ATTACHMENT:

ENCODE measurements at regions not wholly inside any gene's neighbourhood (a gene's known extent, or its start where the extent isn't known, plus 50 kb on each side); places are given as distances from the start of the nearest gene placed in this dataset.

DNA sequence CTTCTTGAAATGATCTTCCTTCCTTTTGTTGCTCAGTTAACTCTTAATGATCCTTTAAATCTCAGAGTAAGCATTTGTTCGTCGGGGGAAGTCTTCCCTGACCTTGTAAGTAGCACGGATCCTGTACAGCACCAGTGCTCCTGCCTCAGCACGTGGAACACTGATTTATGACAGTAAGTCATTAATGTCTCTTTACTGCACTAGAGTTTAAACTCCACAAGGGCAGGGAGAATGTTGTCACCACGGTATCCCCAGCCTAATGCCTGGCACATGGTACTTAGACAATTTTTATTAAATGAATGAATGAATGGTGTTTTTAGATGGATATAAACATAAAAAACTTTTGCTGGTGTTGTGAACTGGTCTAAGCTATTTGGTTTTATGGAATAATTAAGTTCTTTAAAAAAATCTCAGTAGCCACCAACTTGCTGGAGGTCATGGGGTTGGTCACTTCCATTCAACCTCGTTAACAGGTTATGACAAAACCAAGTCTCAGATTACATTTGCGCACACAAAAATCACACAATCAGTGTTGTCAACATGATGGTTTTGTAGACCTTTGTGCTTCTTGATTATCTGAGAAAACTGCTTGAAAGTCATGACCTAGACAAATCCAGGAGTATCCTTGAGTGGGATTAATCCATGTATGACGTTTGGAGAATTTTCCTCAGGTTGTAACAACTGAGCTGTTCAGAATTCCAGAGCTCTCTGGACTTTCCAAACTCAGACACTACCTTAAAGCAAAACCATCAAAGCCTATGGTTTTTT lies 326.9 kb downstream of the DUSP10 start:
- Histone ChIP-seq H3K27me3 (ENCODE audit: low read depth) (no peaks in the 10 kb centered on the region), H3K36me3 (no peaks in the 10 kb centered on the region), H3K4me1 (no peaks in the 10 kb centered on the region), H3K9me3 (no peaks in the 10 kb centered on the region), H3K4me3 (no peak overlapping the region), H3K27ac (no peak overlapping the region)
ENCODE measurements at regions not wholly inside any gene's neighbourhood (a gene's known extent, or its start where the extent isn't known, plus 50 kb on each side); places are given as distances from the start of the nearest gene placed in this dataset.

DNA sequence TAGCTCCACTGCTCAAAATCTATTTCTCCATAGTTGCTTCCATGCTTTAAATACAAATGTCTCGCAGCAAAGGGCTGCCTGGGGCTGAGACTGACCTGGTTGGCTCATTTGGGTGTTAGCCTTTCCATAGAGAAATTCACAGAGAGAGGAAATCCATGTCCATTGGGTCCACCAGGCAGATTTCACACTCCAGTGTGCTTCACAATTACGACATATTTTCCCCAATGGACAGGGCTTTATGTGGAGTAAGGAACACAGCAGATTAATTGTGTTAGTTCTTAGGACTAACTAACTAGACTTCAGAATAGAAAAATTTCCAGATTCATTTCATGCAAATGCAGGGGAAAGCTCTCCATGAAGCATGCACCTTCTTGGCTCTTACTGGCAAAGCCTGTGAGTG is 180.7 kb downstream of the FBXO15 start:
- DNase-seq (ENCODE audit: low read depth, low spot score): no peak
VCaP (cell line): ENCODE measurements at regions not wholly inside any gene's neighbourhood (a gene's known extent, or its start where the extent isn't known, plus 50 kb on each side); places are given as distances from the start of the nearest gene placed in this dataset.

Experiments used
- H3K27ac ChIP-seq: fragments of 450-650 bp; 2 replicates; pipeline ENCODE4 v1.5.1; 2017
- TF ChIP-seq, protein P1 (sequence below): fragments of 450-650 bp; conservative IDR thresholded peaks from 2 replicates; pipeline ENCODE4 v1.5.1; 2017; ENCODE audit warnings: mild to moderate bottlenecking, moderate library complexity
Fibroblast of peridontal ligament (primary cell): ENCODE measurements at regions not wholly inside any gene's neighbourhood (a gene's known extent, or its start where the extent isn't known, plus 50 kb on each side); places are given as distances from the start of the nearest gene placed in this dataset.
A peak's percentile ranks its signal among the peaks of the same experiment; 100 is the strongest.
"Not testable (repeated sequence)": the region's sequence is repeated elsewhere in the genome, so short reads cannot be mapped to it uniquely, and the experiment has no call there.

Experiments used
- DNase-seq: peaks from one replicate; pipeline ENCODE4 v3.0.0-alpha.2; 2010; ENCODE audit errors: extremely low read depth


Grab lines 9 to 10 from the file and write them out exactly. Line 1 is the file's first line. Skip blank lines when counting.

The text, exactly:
- H3K27ac ChIP-seq: fragments of 450-650 bp; 2 replicates; pipeline ENCODE4 v1.5.1; 2017
- TF ChIP-seq, protein P1 (sequence below): fragments of 450-650 bp; conservative IDR thresholded peaks from 2 replicates; pipeline ENCODE4 v1.5.1; 2017; ENCODE audit warnings: mild to moderate bottlenecking, moderate library complexity